As part of a Christian Aid ‘In Conversation’ series for Black History Month, I had the honour of co-hosting a Q&A event with Chibundu Onuzo; author of ‘The Spider King’s Daughter’, which won the Betty Trask award, and ‘Welcome to Lagos’.
From the offset, Chibundu was the injection of energy, vitality and ‘spice’ that I personally needed after a tough year. 2020 has seen extended lockdowns, the ongoing global crisis, and the constant reminder that black bodies are not valued with the murder of George Floyd and countless others, as well as the brutality against young protestors in Nigeria. But as Chibundu reminded me, resilience is not a constant - there will be days where you will mourn, moan and indulge. What is important to remember is that ‘after you have your moaning/mourning period, you have to stand up...feel disappointed and work through those feelings, and not push them away’.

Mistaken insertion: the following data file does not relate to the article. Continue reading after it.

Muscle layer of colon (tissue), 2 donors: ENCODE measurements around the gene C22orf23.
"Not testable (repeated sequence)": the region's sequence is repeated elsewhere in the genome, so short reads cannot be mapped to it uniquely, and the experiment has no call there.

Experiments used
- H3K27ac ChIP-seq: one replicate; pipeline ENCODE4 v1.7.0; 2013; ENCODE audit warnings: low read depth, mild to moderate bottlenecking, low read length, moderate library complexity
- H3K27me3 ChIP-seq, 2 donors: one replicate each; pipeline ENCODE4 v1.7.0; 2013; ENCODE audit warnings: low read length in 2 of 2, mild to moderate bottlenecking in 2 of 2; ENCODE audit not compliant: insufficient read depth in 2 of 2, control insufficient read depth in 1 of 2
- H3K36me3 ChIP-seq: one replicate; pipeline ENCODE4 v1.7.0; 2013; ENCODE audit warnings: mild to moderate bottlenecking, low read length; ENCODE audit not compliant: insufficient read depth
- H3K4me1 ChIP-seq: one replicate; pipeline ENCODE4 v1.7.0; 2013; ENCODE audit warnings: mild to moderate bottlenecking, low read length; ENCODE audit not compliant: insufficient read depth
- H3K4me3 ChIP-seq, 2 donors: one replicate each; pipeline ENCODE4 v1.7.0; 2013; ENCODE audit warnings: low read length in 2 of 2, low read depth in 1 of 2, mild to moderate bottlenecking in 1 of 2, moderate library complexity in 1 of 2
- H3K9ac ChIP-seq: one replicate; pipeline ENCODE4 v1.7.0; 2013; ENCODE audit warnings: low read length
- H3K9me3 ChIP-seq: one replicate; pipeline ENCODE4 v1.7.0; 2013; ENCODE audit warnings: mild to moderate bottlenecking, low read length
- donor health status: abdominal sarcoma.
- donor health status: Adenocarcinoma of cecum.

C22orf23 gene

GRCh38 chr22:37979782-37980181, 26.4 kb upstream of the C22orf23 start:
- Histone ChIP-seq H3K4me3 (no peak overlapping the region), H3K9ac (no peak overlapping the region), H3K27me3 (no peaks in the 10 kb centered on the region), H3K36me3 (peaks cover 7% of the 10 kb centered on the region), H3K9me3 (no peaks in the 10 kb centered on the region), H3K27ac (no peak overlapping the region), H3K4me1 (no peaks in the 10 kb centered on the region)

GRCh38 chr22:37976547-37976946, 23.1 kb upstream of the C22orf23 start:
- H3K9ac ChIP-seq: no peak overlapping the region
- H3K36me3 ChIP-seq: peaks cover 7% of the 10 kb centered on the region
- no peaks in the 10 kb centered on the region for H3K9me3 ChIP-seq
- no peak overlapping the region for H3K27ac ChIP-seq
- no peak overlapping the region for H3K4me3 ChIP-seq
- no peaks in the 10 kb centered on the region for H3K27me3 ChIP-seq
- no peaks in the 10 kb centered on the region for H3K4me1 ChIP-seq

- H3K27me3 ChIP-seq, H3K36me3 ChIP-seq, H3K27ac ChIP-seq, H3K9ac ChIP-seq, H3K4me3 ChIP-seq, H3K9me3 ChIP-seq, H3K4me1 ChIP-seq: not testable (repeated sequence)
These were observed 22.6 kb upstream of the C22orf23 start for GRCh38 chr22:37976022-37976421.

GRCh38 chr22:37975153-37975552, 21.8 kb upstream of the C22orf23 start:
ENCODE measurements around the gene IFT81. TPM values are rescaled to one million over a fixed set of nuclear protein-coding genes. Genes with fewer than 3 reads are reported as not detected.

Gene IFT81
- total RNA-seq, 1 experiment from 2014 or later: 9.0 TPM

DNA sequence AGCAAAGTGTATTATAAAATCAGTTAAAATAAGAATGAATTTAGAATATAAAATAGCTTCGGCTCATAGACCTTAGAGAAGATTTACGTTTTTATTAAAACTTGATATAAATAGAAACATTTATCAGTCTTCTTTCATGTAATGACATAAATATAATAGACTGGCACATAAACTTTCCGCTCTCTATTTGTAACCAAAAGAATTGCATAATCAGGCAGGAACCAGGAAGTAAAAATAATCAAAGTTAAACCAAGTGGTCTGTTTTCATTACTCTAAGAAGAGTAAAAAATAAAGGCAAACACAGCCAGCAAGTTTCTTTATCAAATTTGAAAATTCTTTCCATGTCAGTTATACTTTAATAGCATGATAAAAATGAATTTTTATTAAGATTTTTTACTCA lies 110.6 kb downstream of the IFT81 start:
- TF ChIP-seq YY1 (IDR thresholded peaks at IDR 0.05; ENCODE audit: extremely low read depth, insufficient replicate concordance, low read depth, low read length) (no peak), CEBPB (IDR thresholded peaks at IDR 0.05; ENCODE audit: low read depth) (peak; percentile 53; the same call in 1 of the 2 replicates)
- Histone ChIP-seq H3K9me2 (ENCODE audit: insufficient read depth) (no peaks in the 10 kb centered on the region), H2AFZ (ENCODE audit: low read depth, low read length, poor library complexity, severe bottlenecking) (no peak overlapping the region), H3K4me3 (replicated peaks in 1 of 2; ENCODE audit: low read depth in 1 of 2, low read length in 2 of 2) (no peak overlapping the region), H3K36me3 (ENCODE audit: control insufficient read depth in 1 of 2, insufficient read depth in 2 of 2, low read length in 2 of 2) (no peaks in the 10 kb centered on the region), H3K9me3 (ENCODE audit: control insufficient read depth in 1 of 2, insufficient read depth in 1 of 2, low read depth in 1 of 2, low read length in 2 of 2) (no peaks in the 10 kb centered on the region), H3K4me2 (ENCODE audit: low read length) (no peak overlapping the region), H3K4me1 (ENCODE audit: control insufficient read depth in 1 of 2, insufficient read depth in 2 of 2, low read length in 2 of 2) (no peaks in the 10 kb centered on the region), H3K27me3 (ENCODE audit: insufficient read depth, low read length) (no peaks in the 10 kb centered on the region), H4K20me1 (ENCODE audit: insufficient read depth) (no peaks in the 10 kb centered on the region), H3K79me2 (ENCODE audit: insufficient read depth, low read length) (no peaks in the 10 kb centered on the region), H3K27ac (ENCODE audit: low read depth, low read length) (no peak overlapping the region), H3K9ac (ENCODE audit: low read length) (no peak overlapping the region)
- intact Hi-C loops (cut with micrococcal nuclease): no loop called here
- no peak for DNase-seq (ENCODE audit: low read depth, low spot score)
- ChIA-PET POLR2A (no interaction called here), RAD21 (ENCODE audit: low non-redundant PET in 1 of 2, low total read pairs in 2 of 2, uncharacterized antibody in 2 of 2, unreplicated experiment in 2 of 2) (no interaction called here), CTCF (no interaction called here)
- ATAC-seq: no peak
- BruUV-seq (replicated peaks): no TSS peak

Chibundu highlighted that through the lens of limitations, poverty and grief, the Black experience is so often portrayed without dignity. She observed that in an advert for child welfare in the UK, under the distressing image of a child suffering, the text read 'actors used in filming', but when distress is shown in Africa, actors are not used. These are real people, whose real and raw suffering is used. Through her storytelling, she looked to articulate the Black experience with more richness - capturing the energy and spirit of Lagos through many characters entering and exiting Lagos. Through their story she shows not a Lagos that is lacking, but a Lagos which is thriving, bursting with innovation and culture, a place where people are drawn to.